PDT and SL-PDT share some advantages over conventional surgical tracheostomy: it is easier to perform and with shorter operative time, lower risk of intra- and postoperative bleeding, reduced risk of infection of the surgical site, lower costs and reduced time of spontaneous tracheostomy stoma closure after decannulation 13,14.

In order to reduce the complication rates, PDT is performed under flexible endoscopic control of a bronchoscope usually passed through the orotracheal tube. However, in a patient with high ventilation demands and complicated ventilator settings such as in COVID-19, the use of a flexible endoscope can lead to ventilatory compromise secondary to partial obstruction of the tube and difficulties in maintaining adequate PEEP and/or minute ventilation 7,13.

In SL-PDT, the need for endoscopic control during the procedure is eliminated by direct vision through the laryngoscope: this permits excellent vision which helps in seeing palpation on the anterior tracheal wall and visualisation of the planned puncture site, while reducing to a minimum the risk of posterior tracheal wall injury.

Thanks to the suspension system, the airway is rigidly fixed in place while being lifted and extended anteriorly, improving identification and palpation of anatomical airway landmarks. This makes SL-PDT a good alternative even in overweight and obese patients, which have very short, thick necks and challenging airway access, traditionally a contraindication to PDT 7,8,15.

SL-PDT can be performed in patients with bleeding disorders defined as INR > 1.5 or platelet count < 50,000/mm3, patients treated with heparin either at prophylactic or therapeutic dosages or receiving CVVHD. This is particularly important in patients hospitalised for COVID-19 pneumonia, in which anticoagulation is a mainstay in current management. In these conditions, the operative setting of the laryngeal suspension system allows easy control of haemostasis in case of endotracheal bleeding with the possibility to use rigid suction instruments, mechanical pressure and monopolar or bipolar coagulation devices 13,14.

The only complications observed in our study were intraoperative bleedings. These consisted primarily in small cutaneous bleedings from the skin incision made to facilitate dilator and cannula insertion, which are easily controlled with electrocautery or mechanical compression. The dilatational technique, thanks to the insertion of dilators with progressively greater diameter and the tracheostomy cannula, achieves haemostasis on the involved tissues during these manoeuvers.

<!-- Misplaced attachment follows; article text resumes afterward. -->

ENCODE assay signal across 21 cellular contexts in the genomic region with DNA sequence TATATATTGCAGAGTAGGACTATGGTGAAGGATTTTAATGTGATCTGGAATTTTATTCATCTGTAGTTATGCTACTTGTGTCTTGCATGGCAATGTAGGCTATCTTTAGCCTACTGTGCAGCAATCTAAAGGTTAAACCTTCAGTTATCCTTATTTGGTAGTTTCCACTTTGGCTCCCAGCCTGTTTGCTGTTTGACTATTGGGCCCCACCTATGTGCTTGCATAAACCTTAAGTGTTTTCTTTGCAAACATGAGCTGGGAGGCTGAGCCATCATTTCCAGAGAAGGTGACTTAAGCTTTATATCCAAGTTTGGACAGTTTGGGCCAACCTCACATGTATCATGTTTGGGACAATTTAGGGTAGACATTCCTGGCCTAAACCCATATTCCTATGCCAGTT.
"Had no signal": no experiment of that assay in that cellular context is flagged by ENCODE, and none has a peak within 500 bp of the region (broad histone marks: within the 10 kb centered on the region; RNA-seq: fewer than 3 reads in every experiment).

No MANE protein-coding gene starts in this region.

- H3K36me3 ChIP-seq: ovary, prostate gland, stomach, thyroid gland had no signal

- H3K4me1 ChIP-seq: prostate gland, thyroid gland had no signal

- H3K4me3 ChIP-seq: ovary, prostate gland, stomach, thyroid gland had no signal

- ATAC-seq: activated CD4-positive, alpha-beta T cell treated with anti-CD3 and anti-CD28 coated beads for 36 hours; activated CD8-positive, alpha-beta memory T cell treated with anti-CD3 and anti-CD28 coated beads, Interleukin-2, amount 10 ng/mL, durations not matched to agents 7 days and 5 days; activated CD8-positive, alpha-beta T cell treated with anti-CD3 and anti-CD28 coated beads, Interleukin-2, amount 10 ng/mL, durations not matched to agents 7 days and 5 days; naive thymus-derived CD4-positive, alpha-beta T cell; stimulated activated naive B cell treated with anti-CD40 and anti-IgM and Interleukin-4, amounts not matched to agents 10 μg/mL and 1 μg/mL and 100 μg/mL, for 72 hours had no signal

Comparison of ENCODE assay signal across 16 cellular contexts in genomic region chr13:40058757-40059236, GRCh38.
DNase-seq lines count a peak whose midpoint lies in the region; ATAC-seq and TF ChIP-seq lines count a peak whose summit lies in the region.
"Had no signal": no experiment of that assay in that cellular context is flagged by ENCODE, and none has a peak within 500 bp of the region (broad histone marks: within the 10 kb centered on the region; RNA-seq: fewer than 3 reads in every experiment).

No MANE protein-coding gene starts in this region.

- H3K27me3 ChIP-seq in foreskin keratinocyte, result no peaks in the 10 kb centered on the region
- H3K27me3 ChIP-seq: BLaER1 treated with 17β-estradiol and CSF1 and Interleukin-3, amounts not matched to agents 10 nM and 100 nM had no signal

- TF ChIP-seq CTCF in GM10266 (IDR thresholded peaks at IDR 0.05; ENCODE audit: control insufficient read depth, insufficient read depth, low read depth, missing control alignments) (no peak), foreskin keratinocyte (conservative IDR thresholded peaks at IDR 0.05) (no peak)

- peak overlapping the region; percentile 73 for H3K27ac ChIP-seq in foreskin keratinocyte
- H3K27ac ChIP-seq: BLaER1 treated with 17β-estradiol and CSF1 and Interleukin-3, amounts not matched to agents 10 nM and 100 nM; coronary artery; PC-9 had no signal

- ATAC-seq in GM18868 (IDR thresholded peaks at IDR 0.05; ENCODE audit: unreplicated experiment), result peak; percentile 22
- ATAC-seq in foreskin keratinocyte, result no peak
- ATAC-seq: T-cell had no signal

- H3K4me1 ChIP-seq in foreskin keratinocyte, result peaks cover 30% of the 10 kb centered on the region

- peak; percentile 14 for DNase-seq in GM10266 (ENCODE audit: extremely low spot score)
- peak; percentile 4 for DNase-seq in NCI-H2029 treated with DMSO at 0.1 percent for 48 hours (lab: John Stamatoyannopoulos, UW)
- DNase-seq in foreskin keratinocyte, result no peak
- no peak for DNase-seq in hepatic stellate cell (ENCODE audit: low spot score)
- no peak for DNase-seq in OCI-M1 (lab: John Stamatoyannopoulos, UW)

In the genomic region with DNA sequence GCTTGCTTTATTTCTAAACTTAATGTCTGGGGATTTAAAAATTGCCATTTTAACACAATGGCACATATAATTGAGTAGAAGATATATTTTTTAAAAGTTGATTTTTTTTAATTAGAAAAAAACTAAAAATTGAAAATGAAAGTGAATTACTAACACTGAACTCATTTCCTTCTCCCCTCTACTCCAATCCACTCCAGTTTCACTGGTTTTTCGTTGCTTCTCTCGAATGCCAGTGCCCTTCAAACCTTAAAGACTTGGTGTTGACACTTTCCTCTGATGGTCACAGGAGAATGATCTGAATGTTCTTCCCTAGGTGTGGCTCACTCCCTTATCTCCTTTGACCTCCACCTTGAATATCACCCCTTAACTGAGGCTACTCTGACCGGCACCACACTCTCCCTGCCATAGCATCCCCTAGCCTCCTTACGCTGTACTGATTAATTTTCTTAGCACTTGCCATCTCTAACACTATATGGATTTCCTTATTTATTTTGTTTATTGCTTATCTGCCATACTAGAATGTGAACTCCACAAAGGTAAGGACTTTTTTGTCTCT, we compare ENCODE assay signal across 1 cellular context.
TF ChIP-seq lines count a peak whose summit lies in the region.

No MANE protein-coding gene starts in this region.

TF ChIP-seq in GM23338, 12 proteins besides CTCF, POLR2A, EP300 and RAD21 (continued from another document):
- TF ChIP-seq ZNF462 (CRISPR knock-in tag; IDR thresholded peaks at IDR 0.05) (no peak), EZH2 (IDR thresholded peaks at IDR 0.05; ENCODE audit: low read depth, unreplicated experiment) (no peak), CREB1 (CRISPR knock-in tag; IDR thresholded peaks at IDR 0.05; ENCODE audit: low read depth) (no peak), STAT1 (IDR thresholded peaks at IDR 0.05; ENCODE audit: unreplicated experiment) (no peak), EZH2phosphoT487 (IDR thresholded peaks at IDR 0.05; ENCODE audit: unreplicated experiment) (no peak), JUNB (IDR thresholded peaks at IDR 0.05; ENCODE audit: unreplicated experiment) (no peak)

In our experience, after transcervical puncture and progressive dilatation, a large haematoma of the anterior part of the neck developed in one case: we decided to abort the percutaneous procedure and convert to an open cervicotomy. Once control of bleeding was achieved, we performed a traditional surgical tracheostomy. It is important to consider that during all procedures the endotracheal tube maintained its position away from the surgical field, without any risk of premature extubation for the patient, and not exposing healthcare personnel to any leakage of potentially infectious ventilation circuit.

Another advantage of the technique assisted by laryngoscopic control is the possibility to evaluate the airways preoperatively: once the laryngoscope is positioned into the laryngeal inlet, it is possible to discover and treat potential damages to the laryngotracheal system caused by the prolonged period of intubation.

In our opinion, SL-PDT is preferable to open tracheostomy and percutaneous cricothyrotomy, where air-flow cessation is not possible and droplet emission is inevitably higher. Although surgical tracheostomy remains viable in some patients 12, the cost/benefit ratio for direct laryngoscopy to perform SL-PDT is low; the advantages include the single-operator nature of the procedure, lack of requirement for a flexible bronchoscope (resulting in less structural damage and low-cost sterilisation and acquisition), safety and rapidity and easy management of the rigid instrumentation used.